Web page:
My skeptical nature leads me to see a problem with such a rosy picture. For just one thing, these new and wonderful life-enhancing, time-saving products will (and, of course, have already) require(d) us consumers to put in extra time at work and, I suspect we will, before long,( in the immortal words of the great Tennessee Ernie Ford), ‘owe our soul(s) to the company store’.
More for you, more for me may sound good but uncontrolled exploitation of the earth’s resources will result in scarcity which will put the ‘good life’ out of the reach of increasing numbers of working poor. Without viable consumers, producing industries will fail and before long, just a matter of time, we will experience the collapse of civilization as we know it. A new Dark Age will ensue; survivors will find new meanings and values in existence and begin again to build family and community.
Well, maybe I’m being a bit extreme in my imaginings; but maybe not.
I suppose there must be an inclination for the thoughtful mind to balance opposites. During the 18th century the scientistic logic of the Enlightenment generated the philosophical counterpoint of Romanticism, a view of nature as transcendent ‘beauty as truth, truth beauty’. The thinking was, I guess, that Nature was the source of all knowledge, the way to deep understanding, so communing with nature, engaging in contemplation of the natural world was the way one might proceed to fully find the secrets our world holds.
I wonder if the adolescent ideas of ‘romance’ get in the way sometimes of an understanding of the significance of this early philosophy. Certainly the aspects of the romantic displayed in media dramatics: maudlin emotionalism, heroic fantasy and the like are a far cry from the philosophical significance of 18th century Romanticism.
I think that the attention to our nurturing natural world that the Romantics found so significant mustn’t be forgotten. The contemplative mind will embrace those ideas and work to philosophically assimilate them. Hopefully the true’ Romantic spirit’ won’t be lost amidst the superficiality of our popular culture.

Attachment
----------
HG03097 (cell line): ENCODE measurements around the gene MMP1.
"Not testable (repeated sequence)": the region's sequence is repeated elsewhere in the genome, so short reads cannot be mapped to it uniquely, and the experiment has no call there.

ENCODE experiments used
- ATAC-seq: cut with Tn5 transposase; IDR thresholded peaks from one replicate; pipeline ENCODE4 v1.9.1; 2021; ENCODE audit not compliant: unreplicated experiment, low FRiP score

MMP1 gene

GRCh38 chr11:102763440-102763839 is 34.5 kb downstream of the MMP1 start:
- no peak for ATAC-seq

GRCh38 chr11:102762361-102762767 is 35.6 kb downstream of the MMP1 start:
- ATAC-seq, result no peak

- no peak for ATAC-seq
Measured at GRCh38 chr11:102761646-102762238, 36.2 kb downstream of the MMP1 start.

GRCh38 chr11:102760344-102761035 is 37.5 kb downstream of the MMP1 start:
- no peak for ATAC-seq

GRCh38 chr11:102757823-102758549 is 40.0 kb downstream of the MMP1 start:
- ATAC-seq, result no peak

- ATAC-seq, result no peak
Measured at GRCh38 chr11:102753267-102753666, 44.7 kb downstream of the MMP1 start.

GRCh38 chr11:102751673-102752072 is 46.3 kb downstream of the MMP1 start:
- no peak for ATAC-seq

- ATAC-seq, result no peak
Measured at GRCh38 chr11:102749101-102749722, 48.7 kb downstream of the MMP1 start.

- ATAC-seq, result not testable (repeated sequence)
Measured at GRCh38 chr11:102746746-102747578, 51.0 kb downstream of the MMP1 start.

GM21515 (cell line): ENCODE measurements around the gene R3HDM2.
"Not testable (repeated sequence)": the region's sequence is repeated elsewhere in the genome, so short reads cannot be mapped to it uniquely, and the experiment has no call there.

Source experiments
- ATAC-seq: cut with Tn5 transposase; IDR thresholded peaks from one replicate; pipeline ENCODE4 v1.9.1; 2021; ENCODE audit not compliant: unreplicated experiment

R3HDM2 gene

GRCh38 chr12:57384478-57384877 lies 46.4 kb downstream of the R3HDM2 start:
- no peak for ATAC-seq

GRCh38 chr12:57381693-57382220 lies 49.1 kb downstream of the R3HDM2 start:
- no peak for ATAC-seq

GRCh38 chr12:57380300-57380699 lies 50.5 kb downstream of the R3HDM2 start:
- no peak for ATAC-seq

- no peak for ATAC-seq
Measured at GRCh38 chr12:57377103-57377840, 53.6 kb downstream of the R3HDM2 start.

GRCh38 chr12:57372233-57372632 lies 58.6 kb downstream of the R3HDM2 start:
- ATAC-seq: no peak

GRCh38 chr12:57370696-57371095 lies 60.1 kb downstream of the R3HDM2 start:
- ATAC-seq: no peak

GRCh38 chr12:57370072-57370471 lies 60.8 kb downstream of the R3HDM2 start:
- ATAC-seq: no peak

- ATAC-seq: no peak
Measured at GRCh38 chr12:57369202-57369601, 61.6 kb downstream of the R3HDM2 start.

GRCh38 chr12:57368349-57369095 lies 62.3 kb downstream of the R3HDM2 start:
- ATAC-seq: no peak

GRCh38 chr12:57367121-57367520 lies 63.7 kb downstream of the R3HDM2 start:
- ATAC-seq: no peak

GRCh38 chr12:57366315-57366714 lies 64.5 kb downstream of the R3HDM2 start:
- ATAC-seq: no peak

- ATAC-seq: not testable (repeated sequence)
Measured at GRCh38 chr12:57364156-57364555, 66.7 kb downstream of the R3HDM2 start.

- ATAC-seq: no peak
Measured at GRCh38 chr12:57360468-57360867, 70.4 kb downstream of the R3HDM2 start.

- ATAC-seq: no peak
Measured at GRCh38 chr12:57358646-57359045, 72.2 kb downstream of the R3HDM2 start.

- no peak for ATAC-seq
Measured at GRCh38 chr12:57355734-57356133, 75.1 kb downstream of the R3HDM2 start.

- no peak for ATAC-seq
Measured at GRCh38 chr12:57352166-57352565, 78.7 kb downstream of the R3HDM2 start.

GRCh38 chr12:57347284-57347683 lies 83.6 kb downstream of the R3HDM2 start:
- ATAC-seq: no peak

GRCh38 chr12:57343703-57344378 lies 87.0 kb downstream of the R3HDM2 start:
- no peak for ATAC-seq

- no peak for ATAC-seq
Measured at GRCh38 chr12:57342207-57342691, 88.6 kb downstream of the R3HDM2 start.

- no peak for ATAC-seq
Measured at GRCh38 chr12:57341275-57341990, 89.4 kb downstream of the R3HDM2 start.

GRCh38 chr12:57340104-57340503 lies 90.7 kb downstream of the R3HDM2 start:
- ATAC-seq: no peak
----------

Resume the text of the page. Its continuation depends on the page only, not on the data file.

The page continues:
I’ve been reading, how, in the 18th century the spirit of capitalism was instrumental in establishing wide spread personal freedoms and a kinder more cooperative society. The concept of free marketing meant everyone had opportunity to go into business for herself, solidifying her relationship with her fellow townsfolk and contributing to the betterment of all.
I guess it took a while before the realization there might be a downside to a materialistic prosperity to take hold. Class division, owners versus workers, made for disproportionate gains. Access to natural resources, mineral and timber rights and land ownership contentions, leading eventually to excessive exploitation of resources all spelled out a basic human fallibility: an over-blown, out-of-control self-interest. Obtaining more, often much more, didn’t necessarily translate to altruistic behaviors.
And, now, as the divide between the moneyed and the poor continues to grow, the more enlightened among us call for a moral capitalism, a conservation of the earth’s resources and a fairer distribution of wealth.
As I look about at what’s happening these days it appears we still have a way to go with that.
I’ve been reading about the philosopher Jean Jacques Rousseau who developed quite an enthusiastic following in 18th century France. The gist of his thinking had to do with the idea of subordinating individuality to participation in the ‘social welfare’ of all in the community (which he identified pretty clearly as ‘us’ not ‘them’, a xenophobe, I guess). He advocated a purer, simpler life free of the oppressive class divisions that competitive commercialism produced. The primacy of our community should always supersede personal acquisition and behaviors, he offered, which sounded to pretty much everyone at the time a virtuous direction for society to take.
Anyway, around the same time the enlightened public (the well-to-do ones anyway) were enthusiastically embracing these ideas, the king, Louis XVI was bankrupting France, allowing a lot of folks to go homeless and starving in the streets. Oblivious to the plight of the masses his Queen, Marie Antoinette, suggested that if the people were starving they should just go ahead and eat cake.